Councilman Mike Defusco issued a statement saying, “The fairness of having employees not trained in public health and the possibility of bias impacting their decision creates a dangerous slippery slope, policy wise.”

Councilman Phil Cohen, on the other hand, favors the ordinance. “I plan to support this ordinance to give the city all available tools to minimize the risk of transmission of COVID-19 while we work to restore some sense of normalcy in these unprecedented times,” the councilman said in his most recent newsletter. “I ask you all to be considerate neighbors, whether walking, jogging, scooting, or biking in town. We’re all in this together. Wear a mask, save a life.”

He also shared with Hoboken Girl via email, “It’s disappointing that the City Council failed to pass the face mask ordinance tonight, despite a majority of Hoboken residents and 5th Ward residents surveyed favoring the regulation, as they expected higher levels of compliance as a result.

Hoboken needs to instill a culture of compliance with respect to mask-wearing in places where it is impossible to practice social distancing. The failure to authorize the City to issue warnings and tickets for such risky misconduct emboldens “mask-less” visitors to continue squeezing past us on our sidewalks and in our parks — further diminishing the quality of life in our City, particularly for our seniors and at-risk population, who are rightly fearful to venture into Hoboken’s public spaces due to the risks of COVID-19 and the poor rates of compliance in our community.”

According to Vijay Chaudhuri, spokesman for the mayor, the mayor supported the ordinance, as well. “Mayor Bhalla is 100% supportive of the proposed fine to enforce mask requirements,” said in an email to Hoboken Girl. “Wearing face masks remains one of the main strategies health experts recommend to combat the spread of COVID-19. The City will do everything possible to combat the virus and save lives.”

Additionally, Councilman Doyle shared with Hoboken Girl in an email, “The debate over the proposed mask ordinance is not nearly as complicated as certain councilpersons are making it.  A fair, broad survey was conducted and the results are clear, for those who want to decide based on the will of the electorate. If one feels the very concept is a governmental overreach, then the decision is easy for you, too. For me, I believe that masks are protective, and the burden of wearing one is low, so as a legislator, I feel we should err on the side of protecting the public, especially our seniors and most vulnerable.”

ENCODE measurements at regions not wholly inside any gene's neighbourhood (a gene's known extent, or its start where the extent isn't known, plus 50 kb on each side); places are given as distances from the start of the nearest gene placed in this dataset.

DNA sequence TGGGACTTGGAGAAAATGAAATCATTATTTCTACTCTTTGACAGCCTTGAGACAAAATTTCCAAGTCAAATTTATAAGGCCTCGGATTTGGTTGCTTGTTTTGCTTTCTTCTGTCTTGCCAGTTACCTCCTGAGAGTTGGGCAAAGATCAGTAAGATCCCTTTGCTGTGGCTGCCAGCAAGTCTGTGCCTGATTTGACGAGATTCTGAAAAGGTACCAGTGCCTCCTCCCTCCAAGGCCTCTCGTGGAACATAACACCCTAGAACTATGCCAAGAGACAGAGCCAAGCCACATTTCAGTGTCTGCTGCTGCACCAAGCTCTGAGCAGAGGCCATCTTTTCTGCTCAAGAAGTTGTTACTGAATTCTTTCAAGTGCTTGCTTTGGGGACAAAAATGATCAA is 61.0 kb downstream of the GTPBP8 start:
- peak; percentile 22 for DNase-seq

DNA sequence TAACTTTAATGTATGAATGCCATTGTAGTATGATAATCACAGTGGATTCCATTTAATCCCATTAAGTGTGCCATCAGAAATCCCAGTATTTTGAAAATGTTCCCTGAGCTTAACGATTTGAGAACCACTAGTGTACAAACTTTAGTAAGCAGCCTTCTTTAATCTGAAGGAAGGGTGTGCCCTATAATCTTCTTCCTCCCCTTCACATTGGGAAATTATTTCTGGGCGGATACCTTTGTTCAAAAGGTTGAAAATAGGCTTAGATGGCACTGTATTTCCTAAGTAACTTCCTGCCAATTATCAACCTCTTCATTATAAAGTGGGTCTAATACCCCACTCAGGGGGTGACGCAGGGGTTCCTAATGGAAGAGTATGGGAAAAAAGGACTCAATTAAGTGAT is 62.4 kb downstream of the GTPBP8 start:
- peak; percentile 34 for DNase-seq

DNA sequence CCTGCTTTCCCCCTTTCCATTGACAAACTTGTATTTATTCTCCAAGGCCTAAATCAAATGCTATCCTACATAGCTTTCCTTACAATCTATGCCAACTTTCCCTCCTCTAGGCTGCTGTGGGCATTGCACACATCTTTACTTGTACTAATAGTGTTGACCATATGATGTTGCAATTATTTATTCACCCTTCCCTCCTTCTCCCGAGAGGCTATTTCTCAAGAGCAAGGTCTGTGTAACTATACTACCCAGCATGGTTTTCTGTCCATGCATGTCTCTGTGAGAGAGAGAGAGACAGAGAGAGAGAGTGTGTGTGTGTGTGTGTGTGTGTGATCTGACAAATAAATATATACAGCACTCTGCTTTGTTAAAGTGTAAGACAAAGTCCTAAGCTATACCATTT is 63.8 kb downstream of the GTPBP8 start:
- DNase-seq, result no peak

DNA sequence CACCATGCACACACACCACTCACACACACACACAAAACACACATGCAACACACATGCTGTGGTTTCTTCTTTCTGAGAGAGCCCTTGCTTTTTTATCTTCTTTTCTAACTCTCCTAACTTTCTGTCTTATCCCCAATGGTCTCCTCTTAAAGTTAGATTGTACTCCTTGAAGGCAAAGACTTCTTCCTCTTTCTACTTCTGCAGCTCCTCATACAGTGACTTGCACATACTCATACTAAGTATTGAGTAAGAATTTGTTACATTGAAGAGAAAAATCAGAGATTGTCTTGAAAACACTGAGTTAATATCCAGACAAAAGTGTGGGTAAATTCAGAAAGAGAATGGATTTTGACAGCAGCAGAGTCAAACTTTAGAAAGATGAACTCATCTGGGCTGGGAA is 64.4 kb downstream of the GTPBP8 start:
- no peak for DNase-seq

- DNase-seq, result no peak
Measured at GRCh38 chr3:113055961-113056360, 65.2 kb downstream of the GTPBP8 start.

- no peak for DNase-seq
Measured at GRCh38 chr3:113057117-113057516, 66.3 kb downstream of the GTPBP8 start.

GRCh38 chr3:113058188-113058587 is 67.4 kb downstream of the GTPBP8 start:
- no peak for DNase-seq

Remaining council members did not respond to our request for comment by the time of publication.


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Jen is the founder and Editor-in-Chief of HobokenGirl.com. With deep entrepreneurial roots in Hudson County — as her grandparents owned textile businesses on Tonnelle Ave in North Bergen dating back to the 50s — she started the site as a Hoboken resident to discover the amazing things happening in the area. When not planning the next Hoboken Girl event or #HobokenGirlHelps volunteer project, she can usually be found shopping at local boutiques, eating an Insta-worthy meal, walking her two pups, or watching Bravo TV and ordering takeout with her husband.